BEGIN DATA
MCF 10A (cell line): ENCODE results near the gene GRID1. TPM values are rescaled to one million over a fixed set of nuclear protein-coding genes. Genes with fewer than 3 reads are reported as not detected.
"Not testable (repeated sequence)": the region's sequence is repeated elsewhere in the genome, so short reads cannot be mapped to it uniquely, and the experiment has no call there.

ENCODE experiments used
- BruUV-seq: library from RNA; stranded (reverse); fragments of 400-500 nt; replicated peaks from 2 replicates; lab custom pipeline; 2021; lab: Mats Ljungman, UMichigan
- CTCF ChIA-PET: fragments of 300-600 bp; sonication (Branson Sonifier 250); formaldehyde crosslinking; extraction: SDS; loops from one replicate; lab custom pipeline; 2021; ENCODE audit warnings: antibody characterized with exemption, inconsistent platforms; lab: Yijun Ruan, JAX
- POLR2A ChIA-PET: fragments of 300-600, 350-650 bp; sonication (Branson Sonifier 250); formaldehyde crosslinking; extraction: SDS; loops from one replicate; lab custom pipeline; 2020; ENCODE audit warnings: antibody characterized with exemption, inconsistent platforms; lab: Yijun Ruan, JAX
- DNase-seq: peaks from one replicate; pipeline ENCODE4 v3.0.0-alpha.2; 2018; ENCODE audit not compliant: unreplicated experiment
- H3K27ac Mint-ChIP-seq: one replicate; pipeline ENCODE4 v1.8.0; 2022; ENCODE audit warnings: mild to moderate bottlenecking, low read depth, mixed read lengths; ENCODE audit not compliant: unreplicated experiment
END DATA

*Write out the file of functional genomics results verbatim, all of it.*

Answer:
MCF 10A (cell line): ENCODE results near the gene GRID1. TPM values are rescaled to one million over a fixed set of nuclear protein-coding genes. Genes with fewer than 3 reads are reported as not detected.
"Not testable (repeated sequence)": the region's sequence is repeated elsewhere in the genome, so short reads cannot be mapped to it uniquely, and the experiment has no call there.

ENCODE experiments used
- BruUV-seq: library from RNA; stranded (reverse); fragments of 400-500 nt; replicated peaks from 2 replicates; lab custom pipeline; 2021; lab: Mats Ljungman, UMichigan
- CTCF ChIA-PET: fragments of 300-600 bp; sonication (Branson Sonifier 250); formaldehyde crosslinking; extraction: SDS; loops from one replicate; lab custom pipeline; 2021; ENCODE audit warnings: antibody characterized with exemption, inconsistent platforms; lab: Yijun Ruan, JAX
- POLR2A ChIA-PET: fragments of 300-600, 350-650 bp; sonication (Branson Sonifier 250); formaldehyde crosslinking; extraction: SDS; loops from one replicate; lab custom pipeline; 2020; ENCODE audit warnings: antibody characterized with exemption, inconsistent platforms; lab: Yijun Ruan, JAX
- DNase-seq: peaks from one replicate; pipeline ENCODE4 v3.0.0-alpha.2; 2018; ENCODE audit not compliant: unreplicated experiment
- H3K27ac Mint-ChIP-seq: one replicate; pipeline ENCODE4 v1.8.0; 2022; ENCODE audit warnings: mild to moderate bottlenecking, low read depth, mixed read lengths; ENCODE audit not compliant: unreplicated experiment